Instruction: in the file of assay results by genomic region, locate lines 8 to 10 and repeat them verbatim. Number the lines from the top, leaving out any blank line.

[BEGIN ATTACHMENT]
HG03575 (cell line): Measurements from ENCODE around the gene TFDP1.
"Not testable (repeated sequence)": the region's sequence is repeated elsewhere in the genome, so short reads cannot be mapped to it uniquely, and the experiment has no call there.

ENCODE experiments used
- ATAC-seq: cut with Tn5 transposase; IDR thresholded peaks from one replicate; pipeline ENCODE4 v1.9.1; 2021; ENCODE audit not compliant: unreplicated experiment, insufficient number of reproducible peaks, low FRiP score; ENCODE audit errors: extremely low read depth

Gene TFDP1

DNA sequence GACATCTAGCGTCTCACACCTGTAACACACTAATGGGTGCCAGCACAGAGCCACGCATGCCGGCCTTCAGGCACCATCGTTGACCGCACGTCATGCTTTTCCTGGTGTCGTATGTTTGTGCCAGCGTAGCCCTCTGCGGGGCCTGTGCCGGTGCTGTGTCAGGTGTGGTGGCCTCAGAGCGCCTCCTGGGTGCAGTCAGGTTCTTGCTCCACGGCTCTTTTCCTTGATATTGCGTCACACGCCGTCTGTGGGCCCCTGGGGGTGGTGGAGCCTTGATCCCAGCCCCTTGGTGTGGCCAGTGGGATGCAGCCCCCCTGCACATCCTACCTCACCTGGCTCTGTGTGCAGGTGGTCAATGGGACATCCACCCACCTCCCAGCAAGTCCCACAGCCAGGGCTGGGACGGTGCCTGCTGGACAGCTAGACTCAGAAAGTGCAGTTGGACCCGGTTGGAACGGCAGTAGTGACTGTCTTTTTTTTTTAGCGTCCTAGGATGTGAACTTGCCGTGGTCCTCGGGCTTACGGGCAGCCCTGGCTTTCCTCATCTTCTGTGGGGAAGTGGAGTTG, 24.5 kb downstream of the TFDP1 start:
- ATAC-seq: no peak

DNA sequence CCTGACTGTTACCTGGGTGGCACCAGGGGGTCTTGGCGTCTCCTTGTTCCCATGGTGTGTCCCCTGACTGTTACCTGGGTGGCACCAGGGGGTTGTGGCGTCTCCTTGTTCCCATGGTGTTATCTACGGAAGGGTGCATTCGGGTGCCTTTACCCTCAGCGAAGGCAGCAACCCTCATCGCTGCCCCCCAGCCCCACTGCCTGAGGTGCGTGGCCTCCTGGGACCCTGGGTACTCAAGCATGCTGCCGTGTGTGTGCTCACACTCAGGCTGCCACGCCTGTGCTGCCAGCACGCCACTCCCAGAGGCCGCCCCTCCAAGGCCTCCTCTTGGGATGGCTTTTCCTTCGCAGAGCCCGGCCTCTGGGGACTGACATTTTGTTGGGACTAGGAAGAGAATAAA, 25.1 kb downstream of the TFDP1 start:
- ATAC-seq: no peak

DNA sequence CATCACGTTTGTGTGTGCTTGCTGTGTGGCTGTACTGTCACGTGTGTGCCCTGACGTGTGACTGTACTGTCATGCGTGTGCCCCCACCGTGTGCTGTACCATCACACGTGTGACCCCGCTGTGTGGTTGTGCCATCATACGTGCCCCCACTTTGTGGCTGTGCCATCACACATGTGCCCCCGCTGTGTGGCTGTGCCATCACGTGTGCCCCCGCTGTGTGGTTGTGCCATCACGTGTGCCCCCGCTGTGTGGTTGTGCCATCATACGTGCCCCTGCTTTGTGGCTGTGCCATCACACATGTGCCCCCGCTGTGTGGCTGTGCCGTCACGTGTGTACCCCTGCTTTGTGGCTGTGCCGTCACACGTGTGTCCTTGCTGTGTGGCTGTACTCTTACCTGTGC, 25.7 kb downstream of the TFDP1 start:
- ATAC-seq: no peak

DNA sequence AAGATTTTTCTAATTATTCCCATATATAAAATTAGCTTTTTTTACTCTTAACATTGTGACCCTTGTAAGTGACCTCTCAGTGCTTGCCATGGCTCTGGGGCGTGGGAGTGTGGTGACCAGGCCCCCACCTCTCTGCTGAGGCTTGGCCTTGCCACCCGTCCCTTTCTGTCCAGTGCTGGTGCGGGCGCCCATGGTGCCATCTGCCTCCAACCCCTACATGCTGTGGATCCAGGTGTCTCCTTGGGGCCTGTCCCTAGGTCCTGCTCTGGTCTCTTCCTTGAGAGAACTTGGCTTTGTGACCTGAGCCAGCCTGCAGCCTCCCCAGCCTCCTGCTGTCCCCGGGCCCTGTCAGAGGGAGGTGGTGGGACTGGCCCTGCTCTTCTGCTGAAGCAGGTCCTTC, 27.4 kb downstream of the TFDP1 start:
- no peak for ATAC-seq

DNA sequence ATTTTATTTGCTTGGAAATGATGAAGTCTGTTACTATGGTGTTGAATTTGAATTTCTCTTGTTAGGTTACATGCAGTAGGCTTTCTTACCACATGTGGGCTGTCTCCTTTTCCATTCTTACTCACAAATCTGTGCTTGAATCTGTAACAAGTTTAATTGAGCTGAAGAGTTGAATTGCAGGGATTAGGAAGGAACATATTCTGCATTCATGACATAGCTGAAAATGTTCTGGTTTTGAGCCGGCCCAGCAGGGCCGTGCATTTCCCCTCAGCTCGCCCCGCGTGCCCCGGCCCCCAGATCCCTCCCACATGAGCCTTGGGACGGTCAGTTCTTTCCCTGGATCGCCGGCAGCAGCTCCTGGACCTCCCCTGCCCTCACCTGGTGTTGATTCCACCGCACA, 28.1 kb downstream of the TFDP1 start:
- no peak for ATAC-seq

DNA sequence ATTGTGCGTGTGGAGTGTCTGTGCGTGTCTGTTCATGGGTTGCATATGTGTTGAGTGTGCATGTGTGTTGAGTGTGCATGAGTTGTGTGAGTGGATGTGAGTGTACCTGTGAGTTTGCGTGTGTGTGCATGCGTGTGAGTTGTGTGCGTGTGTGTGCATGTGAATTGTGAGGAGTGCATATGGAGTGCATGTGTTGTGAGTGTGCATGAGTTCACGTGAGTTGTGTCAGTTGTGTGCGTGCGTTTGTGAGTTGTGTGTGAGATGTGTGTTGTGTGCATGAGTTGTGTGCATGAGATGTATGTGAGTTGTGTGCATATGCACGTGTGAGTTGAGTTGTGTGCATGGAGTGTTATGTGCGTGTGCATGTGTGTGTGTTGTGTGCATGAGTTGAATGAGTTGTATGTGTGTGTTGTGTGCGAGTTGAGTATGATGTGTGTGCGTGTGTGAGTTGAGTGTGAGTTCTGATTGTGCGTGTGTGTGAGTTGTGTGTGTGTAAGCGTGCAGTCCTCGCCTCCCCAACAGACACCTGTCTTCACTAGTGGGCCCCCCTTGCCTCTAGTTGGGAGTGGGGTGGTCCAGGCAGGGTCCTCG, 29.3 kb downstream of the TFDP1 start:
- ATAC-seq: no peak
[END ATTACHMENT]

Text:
DNA sequence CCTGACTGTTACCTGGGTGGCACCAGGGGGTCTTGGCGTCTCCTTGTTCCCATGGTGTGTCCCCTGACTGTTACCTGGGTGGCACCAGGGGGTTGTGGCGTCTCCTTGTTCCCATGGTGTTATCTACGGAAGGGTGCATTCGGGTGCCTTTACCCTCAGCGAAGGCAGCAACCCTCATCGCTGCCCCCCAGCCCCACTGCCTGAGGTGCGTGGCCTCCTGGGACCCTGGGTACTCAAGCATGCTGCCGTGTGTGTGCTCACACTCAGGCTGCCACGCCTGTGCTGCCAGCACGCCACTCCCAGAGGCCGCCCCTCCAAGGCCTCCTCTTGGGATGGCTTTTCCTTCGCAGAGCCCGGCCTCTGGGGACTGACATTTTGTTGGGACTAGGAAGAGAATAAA, 25.1 kb downstream of the TFDP1 start:
- ATAC-seq: no peak

DNA sequence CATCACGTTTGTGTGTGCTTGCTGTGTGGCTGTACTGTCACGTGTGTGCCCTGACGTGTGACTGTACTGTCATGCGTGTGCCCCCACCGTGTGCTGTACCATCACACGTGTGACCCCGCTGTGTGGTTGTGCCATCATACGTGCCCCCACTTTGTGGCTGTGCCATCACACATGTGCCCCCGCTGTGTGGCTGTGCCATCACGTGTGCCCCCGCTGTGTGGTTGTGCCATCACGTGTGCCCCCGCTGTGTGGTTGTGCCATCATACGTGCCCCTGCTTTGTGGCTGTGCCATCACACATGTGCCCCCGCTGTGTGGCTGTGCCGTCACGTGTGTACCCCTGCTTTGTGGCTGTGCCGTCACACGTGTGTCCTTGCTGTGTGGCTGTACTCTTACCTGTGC, 25.7 kb downstream of the TFDP1 start: